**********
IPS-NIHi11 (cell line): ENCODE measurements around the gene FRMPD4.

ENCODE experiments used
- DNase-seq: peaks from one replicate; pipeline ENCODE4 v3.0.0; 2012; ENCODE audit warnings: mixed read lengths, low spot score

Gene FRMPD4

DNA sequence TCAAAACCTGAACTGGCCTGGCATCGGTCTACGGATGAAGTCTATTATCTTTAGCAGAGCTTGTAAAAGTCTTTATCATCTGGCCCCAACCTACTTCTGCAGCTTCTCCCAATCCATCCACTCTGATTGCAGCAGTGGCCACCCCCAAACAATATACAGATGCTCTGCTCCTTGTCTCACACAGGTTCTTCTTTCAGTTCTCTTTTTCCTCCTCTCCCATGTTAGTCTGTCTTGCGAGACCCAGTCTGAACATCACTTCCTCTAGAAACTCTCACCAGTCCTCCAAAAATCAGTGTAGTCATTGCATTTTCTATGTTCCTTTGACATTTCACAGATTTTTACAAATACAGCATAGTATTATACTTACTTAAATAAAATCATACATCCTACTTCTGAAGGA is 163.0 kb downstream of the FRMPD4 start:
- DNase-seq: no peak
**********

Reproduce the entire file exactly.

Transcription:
IPS-NIHi11 (cell line): ENCODE measurements around the gene FRMPD4.

ENCODE experiments used
- DNase-seq: peaks from one replicate; pipeline ENCODE4 v3.0.0; 2012; ENCODE audit warnings: mixed read lengths, low spot score

Gene FRMPD4

DNA sequence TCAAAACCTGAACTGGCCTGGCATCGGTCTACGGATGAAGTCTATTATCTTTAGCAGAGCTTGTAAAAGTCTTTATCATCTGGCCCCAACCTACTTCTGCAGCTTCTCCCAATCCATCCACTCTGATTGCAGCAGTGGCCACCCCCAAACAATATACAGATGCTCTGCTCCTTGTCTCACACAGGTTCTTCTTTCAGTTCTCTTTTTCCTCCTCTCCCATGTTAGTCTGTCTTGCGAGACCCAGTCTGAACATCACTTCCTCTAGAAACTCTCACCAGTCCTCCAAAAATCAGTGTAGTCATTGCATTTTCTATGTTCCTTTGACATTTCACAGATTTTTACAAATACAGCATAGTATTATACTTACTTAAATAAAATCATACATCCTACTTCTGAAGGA is 163.0 kb downstream of the FRMPD4 start:
- DNase-seq: no peak